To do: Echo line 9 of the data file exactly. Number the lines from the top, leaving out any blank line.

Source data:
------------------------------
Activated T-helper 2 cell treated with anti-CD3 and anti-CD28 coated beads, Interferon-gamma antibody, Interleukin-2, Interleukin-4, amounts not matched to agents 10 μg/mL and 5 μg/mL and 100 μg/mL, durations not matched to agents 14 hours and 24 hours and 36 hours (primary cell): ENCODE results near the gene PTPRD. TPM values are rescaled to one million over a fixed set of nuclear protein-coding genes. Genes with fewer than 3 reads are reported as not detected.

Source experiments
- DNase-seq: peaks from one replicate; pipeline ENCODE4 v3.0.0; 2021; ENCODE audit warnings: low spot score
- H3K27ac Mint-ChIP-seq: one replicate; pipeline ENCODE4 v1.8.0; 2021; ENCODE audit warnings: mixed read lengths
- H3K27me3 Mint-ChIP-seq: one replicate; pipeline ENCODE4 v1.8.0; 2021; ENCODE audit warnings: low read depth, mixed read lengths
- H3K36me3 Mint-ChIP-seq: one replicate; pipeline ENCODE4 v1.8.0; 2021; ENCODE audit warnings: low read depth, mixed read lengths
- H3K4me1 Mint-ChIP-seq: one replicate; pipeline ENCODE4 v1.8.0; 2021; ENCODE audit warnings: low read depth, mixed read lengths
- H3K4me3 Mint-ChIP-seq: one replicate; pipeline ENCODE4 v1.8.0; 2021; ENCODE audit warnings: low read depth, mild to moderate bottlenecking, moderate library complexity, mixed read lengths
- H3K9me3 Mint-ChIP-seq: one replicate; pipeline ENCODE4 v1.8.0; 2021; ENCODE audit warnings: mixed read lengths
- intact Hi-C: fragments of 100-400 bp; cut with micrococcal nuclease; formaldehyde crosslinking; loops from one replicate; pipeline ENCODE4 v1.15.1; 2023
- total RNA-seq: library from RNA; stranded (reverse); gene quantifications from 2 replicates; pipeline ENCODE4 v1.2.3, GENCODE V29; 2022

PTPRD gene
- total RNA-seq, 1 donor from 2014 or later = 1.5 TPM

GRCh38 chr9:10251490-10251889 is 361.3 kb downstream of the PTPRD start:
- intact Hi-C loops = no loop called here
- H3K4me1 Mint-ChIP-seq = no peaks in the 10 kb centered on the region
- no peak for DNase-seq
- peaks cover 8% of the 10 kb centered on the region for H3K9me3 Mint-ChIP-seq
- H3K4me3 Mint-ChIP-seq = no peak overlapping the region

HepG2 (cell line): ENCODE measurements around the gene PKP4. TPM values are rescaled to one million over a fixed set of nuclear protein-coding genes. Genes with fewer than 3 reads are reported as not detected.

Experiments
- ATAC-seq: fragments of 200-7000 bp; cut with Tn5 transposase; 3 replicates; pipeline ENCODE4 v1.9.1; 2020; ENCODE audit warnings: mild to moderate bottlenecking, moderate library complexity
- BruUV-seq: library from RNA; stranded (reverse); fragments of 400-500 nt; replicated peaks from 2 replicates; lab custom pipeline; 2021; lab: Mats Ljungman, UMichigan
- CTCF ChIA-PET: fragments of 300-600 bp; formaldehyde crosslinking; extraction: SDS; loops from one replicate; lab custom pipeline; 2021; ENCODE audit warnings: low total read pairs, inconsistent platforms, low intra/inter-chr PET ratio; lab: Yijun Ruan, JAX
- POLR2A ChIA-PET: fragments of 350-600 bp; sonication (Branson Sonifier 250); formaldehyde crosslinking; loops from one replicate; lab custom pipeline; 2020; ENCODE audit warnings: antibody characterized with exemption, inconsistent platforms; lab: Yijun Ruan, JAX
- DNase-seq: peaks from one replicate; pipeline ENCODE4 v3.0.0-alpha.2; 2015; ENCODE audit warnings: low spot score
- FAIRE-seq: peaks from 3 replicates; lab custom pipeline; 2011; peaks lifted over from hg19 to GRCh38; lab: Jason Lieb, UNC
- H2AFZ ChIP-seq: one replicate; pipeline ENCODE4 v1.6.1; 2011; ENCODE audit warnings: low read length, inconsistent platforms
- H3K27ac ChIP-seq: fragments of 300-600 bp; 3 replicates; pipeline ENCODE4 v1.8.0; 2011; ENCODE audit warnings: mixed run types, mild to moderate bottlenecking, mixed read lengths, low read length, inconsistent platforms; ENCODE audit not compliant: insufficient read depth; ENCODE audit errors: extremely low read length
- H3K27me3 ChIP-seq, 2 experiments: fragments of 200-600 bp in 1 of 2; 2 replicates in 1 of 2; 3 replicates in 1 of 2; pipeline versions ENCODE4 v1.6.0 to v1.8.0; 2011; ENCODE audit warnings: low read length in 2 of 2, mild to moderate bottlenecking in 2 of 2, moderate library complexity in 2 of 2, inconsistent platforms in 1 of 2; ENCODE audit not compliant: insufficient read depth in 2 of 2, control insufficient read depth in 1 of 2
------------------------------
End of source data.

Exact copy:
- H3K9me3 Mint-ChIP-seq: one replicate; pipeline ENCODE4 v1.8.0; 2021; ENCODE audit warnings: mixed read lengths